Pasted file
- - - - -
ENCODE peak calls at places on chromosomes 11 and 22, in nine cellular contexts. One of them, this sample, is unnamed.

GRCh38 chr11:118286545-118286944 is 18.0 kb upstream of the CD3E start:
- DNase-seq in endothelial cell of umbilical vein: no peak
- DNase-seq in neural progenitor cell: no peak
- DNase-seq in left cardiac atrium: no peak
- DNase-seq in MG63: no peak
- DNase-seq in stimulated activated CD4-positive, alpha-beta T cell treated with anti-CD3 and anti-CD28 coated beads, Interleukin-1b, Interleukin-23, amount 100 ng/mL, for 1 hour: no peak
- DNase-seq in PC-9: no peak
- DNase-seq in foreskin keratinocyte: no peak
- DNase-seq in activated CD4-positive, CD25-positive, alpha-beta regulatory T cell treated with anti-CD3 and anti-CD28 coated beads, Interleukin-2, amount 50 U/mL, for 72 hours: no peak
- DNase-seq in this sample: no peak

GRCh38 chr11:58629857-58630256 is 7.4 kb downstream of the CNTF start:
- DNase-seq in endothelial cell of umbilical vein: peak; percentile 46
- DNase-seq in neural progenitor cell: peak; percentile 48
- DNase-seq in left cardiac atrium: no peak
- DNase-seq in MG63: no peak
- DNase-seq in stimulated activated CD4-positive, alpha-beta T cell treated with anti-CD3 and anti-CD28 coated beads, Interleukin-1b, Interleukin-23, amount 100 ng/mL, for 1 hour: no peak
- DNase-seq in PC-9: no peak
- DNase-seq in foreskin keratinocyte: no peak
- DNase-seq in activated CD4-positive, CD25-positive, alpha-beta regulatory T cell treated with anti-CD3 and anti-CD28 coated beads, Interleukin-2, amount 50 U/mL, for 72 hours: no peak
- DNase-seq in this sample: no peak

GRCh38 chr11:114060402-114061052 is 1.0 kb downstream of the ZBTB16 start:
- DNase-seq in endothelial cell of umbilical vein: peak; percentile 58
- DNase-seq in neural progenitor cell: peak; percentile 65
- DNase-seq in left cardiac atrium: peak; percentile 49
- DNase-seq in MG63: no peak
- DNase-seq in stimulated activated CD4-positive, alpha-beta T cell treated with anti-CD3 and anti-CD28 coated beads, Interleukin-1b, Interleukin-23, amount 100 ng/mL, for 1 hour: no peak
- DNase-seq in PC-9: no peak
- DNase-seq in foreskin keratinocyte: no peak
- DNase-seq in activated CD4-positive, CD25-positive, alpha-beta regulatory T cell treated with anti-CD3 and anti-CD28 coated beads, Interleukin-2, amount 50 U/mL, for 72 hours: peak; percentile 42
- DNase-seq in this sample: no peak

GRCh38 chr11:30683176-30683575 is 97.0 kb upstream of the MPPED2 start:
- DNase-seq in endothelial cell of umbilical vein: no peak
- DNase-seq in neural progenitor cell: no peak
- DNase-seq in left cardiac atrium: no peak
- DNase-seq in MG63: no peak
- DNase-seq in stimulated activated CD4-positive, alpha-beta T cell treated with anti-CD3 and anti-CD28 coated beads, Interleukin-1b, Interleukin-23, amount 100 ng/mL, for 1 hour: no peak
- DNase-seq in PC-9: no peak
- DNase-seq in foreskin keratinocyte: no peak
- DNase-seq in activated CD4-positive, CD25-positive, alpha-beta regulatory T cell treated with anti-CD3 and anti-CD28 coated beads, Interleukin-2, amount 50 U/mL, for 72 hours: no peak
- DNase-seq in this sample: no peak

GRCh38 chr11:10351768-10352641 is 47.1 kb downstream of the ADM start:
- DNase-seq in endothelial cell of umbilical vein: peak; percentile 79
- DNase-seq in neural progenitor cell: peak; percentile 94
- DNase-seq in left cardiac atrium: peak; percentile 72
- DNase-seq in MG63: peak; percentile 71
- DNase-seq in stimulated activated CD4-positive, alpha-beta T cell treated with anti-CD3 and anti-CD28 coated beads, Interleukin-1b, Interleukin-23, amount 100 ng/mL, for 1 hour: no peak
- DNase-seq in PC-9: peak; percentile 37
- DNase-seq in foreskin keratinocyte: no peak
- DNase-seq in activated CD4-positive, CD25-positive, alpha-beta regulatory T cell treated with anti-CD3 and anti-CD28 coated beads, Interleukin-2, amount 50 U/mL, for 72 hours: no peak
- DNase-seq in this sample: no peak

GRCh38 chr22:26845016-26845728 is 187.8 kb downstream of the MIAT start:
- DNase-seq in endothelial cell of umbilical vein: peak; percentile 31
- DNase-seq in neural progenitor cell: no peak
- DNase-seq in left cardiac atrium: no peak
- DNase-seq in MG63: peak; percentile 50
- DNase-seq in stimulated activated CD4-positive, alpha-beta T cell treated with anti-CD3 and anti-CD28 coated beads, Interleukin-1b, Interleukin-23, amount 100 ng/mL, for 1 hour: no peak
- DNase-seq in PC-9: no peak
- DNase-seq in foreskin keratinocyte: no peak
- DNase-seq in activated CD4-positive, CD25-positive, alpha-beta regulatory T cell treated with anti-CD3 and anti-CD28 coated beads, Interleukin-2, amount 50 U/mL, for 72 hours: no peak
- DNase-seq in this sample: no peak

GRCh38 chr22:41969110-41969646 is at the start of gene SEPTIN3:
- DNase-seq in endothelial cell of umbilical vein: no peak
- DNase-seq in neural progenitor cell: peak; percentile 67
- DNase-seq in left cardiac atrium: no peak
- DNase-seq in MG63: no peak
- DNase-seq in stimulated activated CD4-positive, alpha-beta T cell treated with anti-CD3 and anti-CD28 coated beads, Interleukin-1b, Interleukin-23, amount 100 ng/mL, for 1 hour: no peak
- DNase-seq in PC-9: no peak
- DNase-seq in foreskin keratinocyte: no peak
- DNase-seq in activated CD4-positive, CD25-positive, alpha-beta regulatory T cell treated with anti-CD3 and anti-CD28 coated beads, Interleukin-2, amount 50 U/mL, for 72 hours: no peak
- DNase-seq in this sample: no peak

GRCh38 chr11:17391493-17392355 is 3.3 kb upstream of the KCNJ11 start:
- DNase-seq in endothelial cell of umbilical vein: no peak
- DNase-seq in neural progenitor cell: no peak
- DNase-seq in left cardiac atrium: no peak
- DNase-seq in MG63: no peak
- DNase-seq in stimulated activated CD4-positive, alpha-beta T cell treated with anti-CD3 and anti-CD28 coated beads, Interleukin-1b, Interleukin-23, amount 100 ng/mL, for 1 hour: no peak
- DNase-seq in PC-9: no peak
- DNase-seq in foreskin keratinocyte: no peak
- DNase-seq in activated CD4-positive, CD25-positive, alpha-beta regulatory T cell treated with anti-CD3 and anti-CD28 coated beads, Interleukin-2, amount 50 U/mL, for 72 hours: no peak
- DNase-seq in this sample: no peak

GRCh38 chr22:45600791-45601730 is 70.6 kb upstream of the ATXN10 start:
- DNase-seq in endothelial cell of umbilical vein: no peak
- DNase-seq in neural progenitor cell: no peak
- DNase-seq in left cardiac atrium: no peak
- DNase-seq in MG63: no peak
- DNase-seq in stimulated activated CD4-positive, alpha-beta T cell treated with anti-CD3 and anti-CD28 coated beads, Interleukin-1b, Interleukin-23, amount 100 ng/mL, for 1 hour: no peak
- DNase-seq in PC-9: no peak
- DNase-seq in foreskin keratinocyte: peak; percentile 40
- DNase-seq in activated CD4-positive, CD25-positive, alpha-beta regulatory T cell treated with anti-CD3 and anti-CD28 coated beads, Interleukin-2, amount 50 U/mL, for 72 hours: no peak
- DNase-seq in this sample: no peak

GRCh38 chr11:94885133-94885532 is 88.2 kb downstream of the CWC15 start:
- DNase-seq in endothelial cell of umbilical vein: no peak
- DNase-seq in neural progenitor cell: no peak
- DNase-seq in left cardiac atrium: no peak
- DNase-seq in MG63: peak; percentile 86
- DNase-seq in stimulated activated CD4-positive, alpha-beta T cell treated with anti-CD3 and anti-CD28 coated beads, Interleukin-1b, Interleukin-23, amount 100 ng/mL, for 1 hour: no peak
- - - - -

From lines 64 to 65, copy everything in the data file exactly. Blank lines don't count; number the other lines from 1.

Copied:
- DNase-seq in neural progenitor cell: peak; percentile 67
- DNase-seq in left cardiac atrium: no peak